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Court documents detail security video of alleged Del City murder

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DEL CITY, Okla. - Police say they now have video of an alleged murder that happened during a family barbecue over the weekend.

Police were called to a home in the 3600 block of S.E. 27th St. shortly before 7:30 p.m. Saturday for a disturbance call. When officers arrived, they spotted Frank Reynolds driving away.

"They spotted a pickup racing down the road, so they pulled him over and got him in custody," said Del City Police Maj. Ted Kleber on Sunday.

Reynolds' son-in-law, 27-year-old Joseph Groh, was found alive on the back porch with a gunshot wound to the chest, but died not long after paramedics arrived.

Reynolds is being held in the the Oklahoma County Jail on a first-degree murder charge. Bond has not been set.

Police say Groh was at the home with his wife and two children for a family barbecue when, according to court records, witnesses said, "there was a verbal or physical altercation" between Reynolds, 59, and Groh.

While on scene, officers discovered security cameras in the kitchen, pointing in the direction of the back porch.

"We're getting a warrant right now for the DVR so we can get into it and get what actually happened right inside the kitchen," Kleber said. "It looked like everything happened right there in the kitchen."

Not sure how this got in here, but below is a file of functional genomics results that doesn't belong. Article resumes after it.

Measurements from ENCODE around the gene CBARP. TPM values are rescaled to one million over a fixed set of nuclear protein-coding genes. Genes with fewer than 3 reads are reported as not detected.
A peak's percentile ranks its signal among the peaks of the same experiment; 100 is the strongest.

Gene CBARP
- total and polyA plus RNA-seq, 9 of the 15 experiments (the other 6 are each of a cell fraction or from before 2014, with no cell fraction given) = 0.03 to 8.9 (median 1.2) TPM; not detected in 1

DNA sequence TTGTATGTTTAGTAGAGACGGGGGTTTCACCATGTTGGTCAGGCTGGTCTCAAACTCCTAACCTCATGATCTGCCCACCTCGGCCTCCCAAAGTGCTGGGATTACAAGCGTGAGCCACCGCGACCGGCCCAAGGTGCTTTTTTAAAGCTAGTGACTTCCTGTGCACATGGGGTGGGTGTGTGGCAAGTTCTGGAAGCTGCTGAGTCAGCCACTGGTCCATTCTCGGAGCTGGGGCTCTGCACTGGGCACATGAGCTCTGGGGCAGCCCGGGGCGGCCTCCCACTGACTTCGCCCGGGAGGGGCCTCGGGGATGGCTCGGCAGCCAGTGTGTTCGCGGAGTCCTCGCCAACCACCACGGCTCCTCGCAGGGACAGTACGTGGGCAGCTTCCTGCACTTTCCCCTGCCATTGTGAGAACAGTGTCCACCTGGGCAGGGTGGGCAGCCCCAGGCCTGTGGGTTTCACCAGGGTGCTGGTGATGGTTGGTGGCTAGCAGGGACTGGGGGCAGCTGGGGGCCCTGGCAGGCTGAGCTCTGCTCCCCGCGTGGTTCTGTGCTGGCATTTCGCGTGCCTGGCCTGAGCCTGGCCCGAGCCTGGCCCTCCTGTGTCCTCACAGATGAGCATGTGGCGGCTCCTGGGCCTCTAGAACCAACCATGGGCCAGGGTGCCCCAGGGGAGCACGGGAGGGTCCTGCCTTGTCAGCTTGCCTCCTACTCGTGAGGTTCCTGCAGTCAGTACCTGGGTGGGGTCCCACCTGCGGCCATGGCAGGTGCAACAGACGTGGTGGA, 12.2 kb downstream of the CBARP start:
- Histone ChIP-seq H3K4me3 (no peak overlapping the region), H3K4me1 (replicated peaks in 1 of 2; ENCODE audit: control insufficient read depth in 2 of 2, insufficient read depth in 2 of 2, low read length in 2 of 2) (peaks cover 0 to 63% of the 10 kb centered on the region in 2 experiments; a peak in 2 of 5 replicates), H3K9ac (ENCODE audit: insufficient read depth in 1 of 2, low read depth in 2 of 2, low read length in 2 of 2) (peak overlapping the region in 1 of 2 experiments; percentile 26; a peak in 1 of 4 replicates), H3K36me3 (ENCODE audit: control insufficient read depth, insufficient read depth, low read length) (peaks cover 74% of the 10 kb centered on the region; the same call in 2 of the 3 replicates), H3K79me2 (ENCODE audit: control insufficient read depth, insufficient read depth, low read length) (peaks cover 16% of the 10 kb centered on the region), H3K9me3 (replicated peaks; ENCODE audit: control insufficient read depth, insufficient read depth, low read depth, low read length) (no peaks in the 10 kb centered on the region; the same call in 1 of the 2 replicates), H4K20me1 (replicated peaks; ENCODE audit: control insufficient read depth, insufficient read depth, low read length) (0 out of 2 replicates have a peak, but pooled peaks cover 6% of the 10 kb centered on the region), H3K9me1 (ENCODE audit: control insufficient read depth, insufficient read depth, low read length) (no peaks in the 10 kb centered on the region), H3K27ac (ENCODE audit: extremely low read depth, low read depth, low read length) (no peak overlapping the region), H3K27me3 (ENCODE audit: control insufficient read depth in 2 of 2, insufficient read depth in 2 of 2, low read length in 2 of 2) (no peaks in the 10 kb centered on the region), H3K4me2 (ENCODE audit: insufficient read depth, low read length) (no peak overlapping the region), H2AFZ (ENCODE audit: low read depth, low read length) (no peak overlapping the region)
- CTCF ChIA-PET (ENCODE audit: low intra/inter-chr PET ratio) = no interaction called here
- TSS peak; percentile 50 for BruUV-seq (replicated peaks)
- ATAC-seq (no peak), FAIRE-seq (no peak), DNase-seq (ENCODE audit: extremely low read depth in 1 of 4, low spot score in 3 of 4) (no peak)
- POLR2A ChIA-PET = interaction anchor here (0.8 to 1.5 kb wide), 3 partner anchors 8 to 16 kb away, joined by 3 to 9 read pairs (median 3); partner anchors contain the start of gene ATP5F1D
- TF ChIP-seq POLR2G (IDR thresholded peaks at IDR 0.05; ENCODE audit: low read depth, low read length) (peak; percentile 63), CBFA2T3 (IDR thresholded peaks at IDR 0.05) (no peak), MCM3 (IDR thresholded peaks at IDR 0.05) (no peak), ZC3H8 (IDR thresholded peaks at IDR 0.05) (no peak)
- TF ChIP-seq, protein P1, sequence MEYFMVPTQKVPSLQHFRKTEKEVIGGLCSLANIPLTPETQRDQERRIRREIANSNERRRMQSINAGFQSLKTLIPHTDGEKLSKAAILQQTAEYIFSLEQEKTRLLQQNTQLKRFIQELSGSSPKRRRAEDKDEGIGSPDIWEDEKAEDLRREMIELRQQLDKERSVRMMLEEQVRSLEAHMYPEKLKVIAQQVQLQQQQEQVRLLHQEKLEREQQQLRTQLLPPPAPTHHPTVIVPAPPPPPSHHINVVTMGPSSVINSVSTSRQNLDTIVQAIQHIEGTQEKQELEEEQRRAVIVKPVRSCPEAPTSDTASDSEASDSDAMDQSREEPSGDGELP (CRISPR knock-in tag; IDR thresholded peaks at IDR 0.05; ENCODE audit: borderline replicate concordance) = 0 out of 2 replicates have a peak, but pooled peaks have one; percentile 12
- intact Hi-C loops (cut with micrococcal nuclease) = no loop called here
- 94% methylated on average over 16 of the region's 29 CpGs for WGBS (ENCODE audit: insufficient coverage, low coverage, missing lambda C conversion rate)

Del City police said Wednesday the department isn't releasing the video. However, recent court filings provide some details of what officers found on the cameras.

A Del City officer testified in a probable cause affidavit filed Tuesday that the video shows Groh enter the home through the rear sliding patio door. When Reynolds "appears in the kitchen and fires" one round from a .44 caliber black powder revolver in an "upward direction and then [Reynolds] fires the fatal shot without provocation, striking [Groh] in the chest." Groh then collapsed on the back porch, where he later died.

Police say Reynolds doesn't have a criminal history with the department, other than alcohol and traffic municipal violations, and disturbance calls involving his son-in-law, Groh.

"They always argue," said Kleber. "It's a family dispute between those two ad it's constant bickering, back and forth."

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